Serbian Medieval
Monastery Mileseva


The monastery of Mileseva was founded by Vladislav, King of Serbia, son of Stefan the First-Crowned and grandson of Stefan Nemanja, founder of the most influential Serbian medieval dynasty. Old Serbian biographers recorded that the erection of Mileseva started immediately after Vladislav's accession to the throne in 1234. However, some specific details of the church frescoes lead to the conclusion that it might have been constructed some ten years earlier. At that time Vladislav was a royal prince ruling over the area of Crna Stena (Black Rock). After having spent almost ten years on the throne, Vladislav passed the royal scepter to his younger brother Uros in 1243. Residing after that in the coastal region of Zeta, he died in the 1280s and was buried in his royal foundation - Monastery of Mileseva.

Like many earlier royal monastic endowments, the church of Mileseva adheres to the “Raska [Rascian] school”. This style was characterized by the Romanesque type of building, common in the Serbian Adriatic coast and littoral of that epoch, which in its basic disposition was adapted to the needs of Eastern Orthodox worship. The church is one nef building with two lower chantries, a wide central apse, and two small apses. It had initially one dome, and later on, probably in the 19th century, it got one more over the exonarthex. The narthex was built by King Vladislav around 1235 in order to bury his uncle, Archbishop Sava, who at that time had died in Bulgaria on his way back from the pilgrimage to the Holy Land. Because of the tomb of St. Sava, Mileseva acquired enormous prestige in the eyes of the Serbian nation and became a center of pilgrimage. In order to suppress the spiritual ascendancy of St. Sava, the Ottomans forcibly removed his relics from Mileseva Monastery and burnt them at stake on Belgrade’s Vracar hill in 1595.

It was in Mileseva in 1377 that Stefan Tvrtko was crowned King of Bosnia and Serbia since Monastery Mileseva was within the territory of his state. In the year 1446 Stefan Vukcic Kosaca, ruler of Zahumlje, added to his titles that of "Herzeg (Duke) of St. Sava", and hence, his dominion, which extended even to the Monastery of Mileseva, got the name "Herzegovina." As a result, in Serbian epic poetry, the monastery is often referred to as "Mileseva of Herzegovina." In the 16th century, one of the early Serbian printing-shops operated in Mileseva.

Towards the end of the 17th century, during national uprisings against Ottoman rule and the later migrations to the north, Mileseva was burnt by the Turks several times. As a result of that and various later tribulations, the monks often had to leave it. The well-known 1857 travelogue of the Russian author A. Hilferding found Mileseva in ruins. The Monastery church, along with the refectory, was rebuilt in 1863 by the efforts of citizens of Prijepolje. This action saved the church and the frescoes from further decay.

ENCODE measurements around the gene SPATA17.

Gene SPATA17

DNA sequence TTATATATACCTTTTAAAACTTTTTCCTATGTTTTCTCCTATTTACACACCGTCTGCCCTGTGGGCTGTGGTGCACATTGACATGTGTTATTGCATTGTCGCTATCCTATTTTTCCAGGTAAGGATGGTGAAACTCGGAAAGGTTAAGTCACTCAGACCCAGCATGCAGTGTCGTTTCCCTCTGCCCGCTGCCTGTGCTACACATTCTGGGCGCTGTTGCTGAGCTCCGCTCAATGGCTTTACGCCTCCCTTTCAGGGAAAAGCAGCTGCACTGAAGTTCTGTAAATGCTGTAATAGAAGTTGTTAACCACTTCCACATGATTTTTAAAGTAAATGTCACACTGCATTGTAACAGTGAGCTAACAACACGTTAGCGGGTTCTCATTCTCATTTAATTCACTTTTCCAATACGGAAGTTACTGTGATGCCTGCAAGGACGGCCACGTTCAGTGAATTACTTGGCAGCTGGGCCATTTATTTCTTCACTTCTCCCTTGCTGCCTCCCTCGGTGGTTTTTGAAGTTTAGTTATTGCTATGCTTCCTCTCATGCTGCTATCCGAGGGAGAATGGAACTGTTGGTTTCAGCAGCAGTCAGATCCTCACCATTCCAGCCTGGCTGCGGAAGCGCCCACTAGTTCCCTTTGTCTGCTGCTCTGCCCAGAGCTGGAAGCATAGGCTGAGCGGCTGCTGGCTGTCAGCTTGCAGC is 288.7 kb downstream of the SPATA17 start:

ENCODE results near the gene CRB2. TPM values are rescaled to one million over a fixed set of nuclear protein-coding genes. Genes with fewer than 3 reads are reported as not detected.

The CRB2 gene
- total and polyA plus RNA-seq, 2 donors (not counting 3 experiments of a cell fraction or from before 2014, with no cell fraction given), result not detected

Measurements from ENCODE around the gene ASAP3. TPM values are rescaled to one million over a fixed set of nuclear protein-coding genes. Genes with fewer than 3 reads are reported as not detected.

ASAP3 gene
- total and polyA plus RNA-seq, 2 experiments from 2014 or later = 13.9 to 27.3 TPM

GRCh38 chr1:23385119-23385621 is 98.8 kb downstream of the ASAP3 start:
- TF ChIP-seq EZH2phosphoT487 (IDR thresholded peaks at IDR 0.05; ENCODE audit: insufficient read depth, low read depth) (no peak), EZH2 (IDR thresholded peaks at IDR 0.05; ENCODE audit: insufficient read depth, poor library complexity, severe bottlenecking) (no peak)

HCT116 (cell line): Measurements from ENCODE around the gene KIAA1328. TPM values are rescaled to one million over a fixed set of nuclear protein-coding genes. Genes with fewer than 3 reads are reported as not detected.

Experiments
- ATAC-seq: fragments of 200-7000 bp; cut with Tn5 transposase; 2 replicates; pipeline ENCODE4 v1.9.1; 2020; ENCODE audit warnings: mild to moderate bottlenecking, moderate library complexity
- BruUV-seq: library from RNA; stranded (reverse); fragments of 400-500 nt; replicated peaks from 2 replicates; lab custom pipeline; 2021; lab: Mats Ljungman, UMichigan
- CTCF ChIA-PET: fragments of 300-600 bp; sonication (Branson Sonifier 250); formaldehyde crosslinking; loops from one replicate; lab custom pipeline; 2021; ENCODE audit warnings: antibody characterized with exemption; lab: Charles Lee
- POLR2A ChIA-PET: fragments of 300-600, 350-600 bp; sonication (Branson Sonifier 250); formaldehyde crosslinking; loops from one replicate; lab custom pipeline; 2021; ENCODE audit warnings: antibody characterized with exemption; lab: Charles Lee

Monastery Mileseva is mainly known for its frescoes, regarded by many experts among the most beautiful achievements of the European fresco painting in the Middle Ages. The highest artistic values are ascribed to the portraits of the first kings of the Nemanjic dynasty. Among them one can find the picture of Stefan Nemanja (canonized as St. Symeon), then the portraits of St. Sava, King Stefan the First-Crowned, King Radoslav, and King Vladislav. The picture of St. Sava has an extraordinary significance as it was painted during his lifetime.

However, the renown of Mileseva monastery has been punctuated above all by the famed rendition of the Angel on Christ's tomb: a suggestive figure, which - by the skilled drawing, the harmony of colors and spirituality of expression - radiates with an almost transcendent beauty. Together with its other frescoes - both compositions and individual figures - Mileseva’s output constitutes a uniform, organic entity and a remarkable in situ gallery. Indeed, it is often asserted that - along with the works of Monastery Sopocani - the wall paintings of Mileseva represent the pinnacle of old Serbian fresco art.

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LOCATION



Monastery Mileseva is located near the town of Prijepolje, south-west of Serbia.